BY ASHLEY COOPER | PHOTOS BY BRANDON VICK
When Elaine Spaull was approached over ten years ago, to be the Executive Director at the Center for Youth, she had been practicing law at Nixon-Peabody. She had also served as Associate Vice President and Dean of Students at RIT, earning a comfortable living. Joining The Center would mean that her former salary would be cut in half.
Spaull had no reservations about accepting the position as Director.
“You decide that values, making a difference, and contributing to the community are more important than making money,” said Spaull,” I’m the luckiest person in the world. It’s a blessing to be able to do the work.”
Since Spaull has stepped in, The Center has endured a metamorphosis of its own. The organization has grown from 30 employees and holding a 1 million dollar budget, to hosting approximately 150 employees and being granted a 5.5 million dollar budget.
Spaull’s impeccable leadership paired with The Center’s strong, indispensable support staff might have a thing or two to do with the organization’s success.
Spaull describes herself as being, “off-the-charts optimistic, determined, and always hopeful.”
Her optimism proved to serve well when the state’s economic crisis forced budget cuts and The Center lost a significant amount of funding. In times of economic turmoil, homelessness always increases. The Center sought creative solutions to make up for the budget reduction. “I don’t see barriers,” said Spaull, “I see opportunities.”
Since 2008, Dr. Elaine Spaull has been serving as East District Representative for the Rochester City Council and the Chair of the Arts and Culture in Center City Committee. When she is not working she enjoys running and being with her family. Her husband Malcolm is the administrative chair and a professor at RIT’s School of Film and Animation, her son Matthew is a film maker in California, and her daughter Maya is a fair trade certifier in Berkeley, California. “She travels all over the world making sure farmers in third world nations are treated fairly,” Vice President Spaull said of her daughter Maya.
Three years ago, high-profile stylist Meghan Mundy was working at a photo shoot in tandem with local photographer Brandon Vick when approached to serve as a consultant for the first-ever Fashion Week of Rochester.
Enthused about the venture and the opportunity to promote the city itself, Mundy joined forces with local event planner Chantiza Stern; the pairing could not have been a greater move for Fashion Week.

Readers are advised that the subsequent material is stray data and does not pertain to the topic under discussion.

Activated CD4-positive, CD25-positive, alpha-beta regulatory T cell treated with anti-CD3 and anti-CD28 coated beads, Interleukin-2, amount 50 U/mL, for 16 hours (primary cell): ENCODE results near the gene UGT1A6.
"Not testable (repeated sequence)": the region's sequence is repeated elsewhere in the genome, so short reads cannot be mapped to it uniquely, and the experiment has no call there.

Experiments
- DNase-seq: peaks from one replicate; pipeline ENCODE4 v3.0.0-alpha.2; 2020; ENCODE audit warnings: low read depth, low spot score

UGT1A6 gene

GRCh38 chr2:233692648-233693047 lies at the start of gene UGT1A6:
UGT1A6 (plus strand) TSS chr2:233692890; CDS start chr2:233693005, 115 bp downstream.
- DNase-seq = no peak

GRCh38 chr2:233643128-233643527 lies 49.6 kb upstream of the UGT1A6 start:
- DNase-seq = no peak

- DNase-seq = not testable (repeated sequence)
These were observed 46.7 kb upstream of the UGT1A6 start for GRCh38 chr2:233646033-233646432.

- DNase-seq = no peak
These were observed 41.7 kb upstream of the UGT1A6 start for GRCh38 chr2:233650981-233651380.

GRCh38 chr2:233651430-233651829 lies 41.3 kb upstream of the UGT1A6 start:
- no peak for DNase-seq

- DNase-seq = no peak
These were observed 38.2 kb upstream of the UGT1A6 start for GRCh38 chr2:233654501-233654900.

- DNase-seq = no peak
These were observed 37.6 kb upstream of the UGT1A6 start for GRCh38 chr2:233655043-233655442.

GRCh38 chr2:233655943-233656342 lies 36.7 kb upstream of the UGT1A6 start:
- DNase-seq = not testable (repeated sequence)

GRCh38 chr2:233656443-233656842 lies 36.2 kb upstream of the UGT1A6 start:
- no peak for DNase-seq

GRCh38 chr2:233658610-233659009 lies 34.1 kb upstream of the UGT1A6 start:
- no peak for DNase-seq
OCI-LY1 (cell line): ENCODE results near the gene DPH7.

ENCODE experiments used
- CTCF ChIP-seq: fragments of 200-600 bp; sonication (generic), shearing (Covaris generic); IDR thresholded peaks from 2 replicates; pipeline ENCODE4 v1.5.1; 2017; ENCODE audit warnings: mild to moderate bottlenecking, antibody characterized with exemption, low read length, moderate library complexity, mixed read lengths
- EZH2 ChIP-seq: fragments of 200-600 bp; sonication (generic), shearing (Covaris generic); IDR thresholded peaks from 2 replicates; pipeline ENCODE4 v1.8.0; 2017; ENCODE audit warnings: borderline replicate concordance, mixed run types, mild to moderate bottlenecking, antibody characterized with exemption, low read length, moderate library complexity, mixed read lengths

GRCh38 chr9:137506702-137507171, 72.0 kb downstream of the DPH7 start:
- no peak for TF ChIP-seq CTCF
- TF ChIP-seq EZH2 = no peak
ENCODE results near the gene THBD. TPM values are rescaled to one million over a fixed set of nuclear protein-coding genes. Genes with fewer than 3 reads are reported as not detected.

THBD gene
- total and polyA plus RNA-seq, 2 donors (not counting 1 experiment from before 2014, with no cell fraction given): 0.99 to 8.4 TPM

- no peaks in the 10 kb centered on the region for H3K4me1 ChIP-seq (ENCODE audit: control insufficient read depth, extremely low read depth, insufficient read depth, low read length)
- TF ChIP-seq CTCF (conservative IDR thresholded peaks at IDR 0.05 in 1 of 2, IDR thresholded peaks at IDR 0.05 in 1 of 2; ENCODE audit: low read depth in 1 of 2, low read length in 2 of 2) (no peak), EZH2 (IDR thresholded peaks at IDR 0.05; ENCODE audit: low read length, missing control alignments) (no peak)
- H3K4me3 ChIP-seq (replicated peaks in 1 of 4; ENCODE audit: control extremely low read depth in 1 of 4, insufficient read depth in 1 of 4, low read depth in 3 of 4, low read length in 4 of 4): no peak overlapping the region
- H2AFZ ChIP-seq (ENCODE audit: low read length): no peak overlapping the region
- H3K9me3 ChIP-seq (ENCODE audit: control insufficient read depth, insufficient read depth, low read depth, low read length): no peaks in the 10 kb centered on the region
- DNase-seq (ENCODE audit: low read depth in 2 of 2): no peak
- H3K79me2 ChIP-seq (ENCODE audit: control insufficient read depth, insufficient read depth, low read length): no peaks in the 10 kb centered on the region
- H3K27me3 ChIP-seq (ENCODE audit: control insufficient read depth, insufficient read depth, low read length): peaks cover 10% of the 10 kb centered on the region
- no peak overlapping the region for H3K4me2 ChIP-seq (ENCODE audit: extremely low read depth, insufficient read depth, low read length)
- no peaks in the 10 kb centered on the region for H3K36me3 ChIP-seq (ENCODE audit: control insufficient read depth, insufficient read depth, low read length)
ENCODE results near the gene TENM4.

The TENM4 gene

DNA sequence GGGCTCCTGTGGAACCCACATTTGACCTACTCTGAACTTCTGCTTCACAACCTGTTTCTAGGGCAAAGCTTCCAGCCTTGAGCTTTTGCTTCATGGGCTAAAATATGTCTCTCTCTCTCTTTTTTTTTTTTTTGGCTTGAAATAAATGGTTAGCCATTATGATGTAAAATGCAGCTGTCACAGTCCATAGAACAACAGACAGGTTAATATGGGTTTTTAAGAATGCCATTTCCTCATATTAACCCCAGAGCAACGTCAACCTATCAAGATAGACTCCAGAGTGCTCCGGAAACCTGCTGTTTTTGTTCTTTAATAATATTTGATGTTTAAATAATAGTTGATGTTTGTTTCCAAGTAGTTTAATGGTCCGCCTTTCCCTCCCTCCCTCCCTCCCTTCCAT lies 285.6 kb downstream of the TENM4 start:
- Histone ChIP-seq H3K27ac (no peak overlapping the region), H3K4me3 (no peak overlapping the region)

However, Stern only saw the opportunity as a worthwhile investment if a charitable aspect was involved, so she and Mundy set out to find a worthy cause to stand behind Fashion Week of Rochester.
“I actually made the phone call and I reached out to Elaine [Spaull], and Meghan and I went on – we call it a ‘field trip’-to one of the homeless teenage shelters that is located in the city,” explained Stern, “and we said that this is the charity that hits home for us because both Meghan and I are mothers.” Stern went on to say, “When you think about it, you just can’t even imagine that a child, the same age as our children, is not in a safe environment and always feeling that feeling of uncertainty and saying, ‘What is home? Is home safe?’ We said ‘this is it! We do not need to look at any other charities. We’re done.’”
Chantiza Stern owns Table Toppers Event Design in Rochester. “I always loved to make things aesthetically beautiful and be surrounded by beautiful things,” says Stern. Having studied interior design and fashion marketing, Stern feels very fortunate to be able to utilize her gifts of being detail-oriented and creative to encourage others as co-founder of fashion week, as an event coordinator, and wedding planner.
Fashion Week of Rochester has proven to be one of the most unique and successful fund-raising endeavors for The Center for Youth so far in its three year run. The dichotomy of cutting-edge fashion and homelessness heightens community awareness about their responsibility toward the some 1,000 local youths left on the street each year. Not only does The Center benefit from the event, but also community members with an eye for fashion and love for high-energy, quality entertainment.
“It just took off,” said Mundy, “and we had no idea that it was going to be received the way that it had been.”
In its first year, Fashion Week surpassed its goal of raising $20,000 toward programming for The Center. Last year, Fashion Week raised an astounding $50,000, making organizers Mundy, Spaull, and Stern unafraid to set a goal for $100,000 at this year’s event.
Mundy assures that you don’t have to be a bona fide fashionista to enjoy the event-in fact, you can bring the while family.
“It’s been successful because of our philosophy to bring all different types of people together,” said Mundy, “And oftentimes you think of ‘Fashion Week,’ you think it’s exclusive, and that you have to be a high-network socialite, or movie star, or designer to get in but I think it’s been so popular here because anybody can go; it’s accessible to everybody. It has a chic feel to it with an inclusive vibe.”
This year’s Fashion Week of Rochester is poised to kick off Thursday, September 27th and continue each night until Sunday the 30th. Venues such as the Culver Road Armory and the Rochester Public Market will be hosting. There will also be an event at the Memorial Art Gallery on Saturday evening that you won’t want to miss! Visit www.fashionweekofrochester.org for updates.
Meghan Mundy, owner of ‘In the Closet’, has been awarded “Up and Coming Businesswoman” for 2012 by Rochester Women’s Network. Mundy was a fashion scholar at FIT in New York City and later worked at a high-profile boutique on Madison Avenue serving as style consultant to well-known socialites, celebrities, and the like. She enjoys traveling, shopping, and skiing. Connect with Meghan at www.meghanmundy.com.